By guest Adam Laceky

Doug Dorst said from the outset that “S.” is partly inspired by the authorship controversy surrounding Shakespeare’s works. This blog has already shown how a famous Shakespearean scholar and his daughter are invoked in SoT.

The Shakespeare connection doesn’t end there.

Interlude is loaded with references to Shakespeare. It’s a good bet that whatever cipher is hidden in Interlude, Shakespeare holds a clue to its solution.

Here are the most obvious allusions to Shakespeare. In keeping with the “beginnings and endings” theme of Ship of Theseus, they all occur at the beginning or the ending of the plays.

P. 301: “Good night, foul prince.” This is a play on the line from Hamlet, “Good night, sweet prince.”

[NOTE: “Prince” is a recurring theme in Interlude: Gavril Princip, Principality of Rumor.]

P. 323: “Star-crossed lovers… so very Shakespearean!”
This is an obvious reference to Romeo and Juliet.


  • Jen Haywood reminisces about studying King Lear
  • No other references to King Lear have been found


P. 328: The “mediated writing” that S scratches into the orlop walls alludes to the Prologue to Shakespeare’s King Henry V.:

O for a Muse of fire, that would ascend
The brightest heaven of invention…

O Sola! O for you to
transcend this brightest
bedlam of invention!

Eric says of the above passage: “Invocation of the muse…”

This is interesting, because Shakespeare invokes the muse, but Eric seems unaware of the Henry V allusion. I think Dorst uses Eric and Jen to drop clues to the reader. Jen writes about studying King Lear. I admit I haven’t studied King Lear, but I bet there’s a clue in there.

Other Shakespearean connections in SoT include Shakespeare’s play “Coriolianus,” whose name is more than a little similar to Straka’s book “Coriolis.”  Add to that “A Midsummer Night’s Dream,” whose main character is Theseus.


The word “rumor” occurs four times in the Interlude. It seems pretty important.

 Let’s look at the Prologue to Shakespeare’s Henry IV, part 2.

“Enter RUMOUR, painted full of tongues” (RUMOUR proceeds to tell of his sowing of fear and false security…)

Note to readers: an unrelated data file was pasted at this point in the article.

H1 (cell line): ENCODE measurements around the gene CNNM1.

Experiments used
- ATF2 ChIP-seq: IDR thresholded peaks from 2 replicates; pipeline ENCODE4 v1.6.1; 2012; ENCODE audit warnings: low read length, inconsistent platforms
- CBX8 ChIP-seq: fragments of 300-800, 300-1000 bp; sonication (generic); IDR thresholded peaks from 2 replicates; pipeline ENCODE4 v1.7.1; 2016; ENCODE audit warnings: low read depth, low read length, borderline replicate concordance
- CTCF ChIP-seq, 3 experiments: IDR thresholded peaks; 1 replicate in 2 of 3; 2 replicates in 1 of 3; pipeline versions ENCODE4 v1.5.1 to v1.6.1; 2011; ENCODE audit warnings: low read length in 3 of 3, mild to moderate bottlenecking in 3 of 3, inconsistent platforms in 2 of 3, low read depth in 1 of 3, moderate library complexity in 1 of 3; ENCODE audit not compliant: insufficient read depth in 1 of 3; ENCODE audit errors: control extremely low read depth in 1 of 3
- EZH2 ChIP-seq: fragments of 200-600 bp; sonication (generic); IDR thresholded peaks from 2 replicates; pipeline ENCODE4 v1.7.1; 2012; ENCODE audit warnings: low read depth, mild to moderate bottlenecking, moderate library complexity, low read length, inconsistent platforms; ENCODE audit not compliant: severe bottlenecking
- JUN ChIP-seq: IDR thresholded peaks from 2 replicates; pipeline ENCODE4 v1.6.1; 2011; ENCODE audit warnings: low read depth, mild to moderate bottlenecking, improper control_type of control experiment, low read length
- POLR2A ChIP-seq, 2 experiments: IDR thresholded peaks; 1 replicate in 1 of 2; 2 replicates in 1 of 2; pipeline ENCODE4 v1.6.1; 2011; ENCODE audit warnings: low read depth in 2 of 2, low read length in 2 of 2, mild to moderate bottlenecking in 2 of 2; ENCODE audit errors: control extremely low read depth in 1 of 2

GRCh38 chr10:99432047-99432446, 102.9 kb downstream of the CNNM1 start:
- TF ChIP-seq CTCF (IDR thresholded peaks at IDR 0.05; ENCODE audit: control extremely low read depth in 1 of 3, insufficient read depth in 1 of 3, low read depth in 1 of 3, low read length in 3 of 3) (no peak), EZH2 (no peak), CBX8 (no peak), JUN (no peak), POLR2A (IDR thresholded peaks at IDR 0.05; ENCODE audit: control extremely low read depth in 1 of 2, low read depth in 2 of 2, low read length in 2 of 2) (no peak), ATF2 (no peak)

The Shakespeare Concordance lists 19 instances of the word “rumour.” The spelling “rumor” appears twice. This is a possible example of the “19+2” pattern throughout Ship of Theseus.

Shakespeare’s works were first published in small books called “quartos.” The quartos were of dubious origin. Many of them appeared to have been pieced together from the actors’ memories, and from audience members transcribing the lines during the play. They were the Elizabethan equivalent of bootlegs. This ties in with the authorship controversy surrounding Ship of Theseus and Shakespeare’s works.

In 1623*, the First Folio was published: the first official publication of Shakespeare’s plays.

What’s interesting about this is that before the First Folio, 19 quartos were published. After the First Folio, another two quartos were published. They were supposedly collaborations between Shakespeare and another playwright. Another authorship controversy. And another instance of the 19+2 pattern.

(As an irrelevant, non-Shakespearean aside, a third example of the 19+2 pattern appears on page 318 in Interlude. The second paragraph begins “It’s not so much the killing…” and then lists 18 more participles (words ending in -ing) before the first comma, and then there are two more participles before the end of the paragraph.)

*In 1623, Arquimedes de Sobreiro was in Stockholm, and Jan Carstenszoon landed in  Australia on an exploration that eventually produced the first widely used world map that showed any portion of Australia.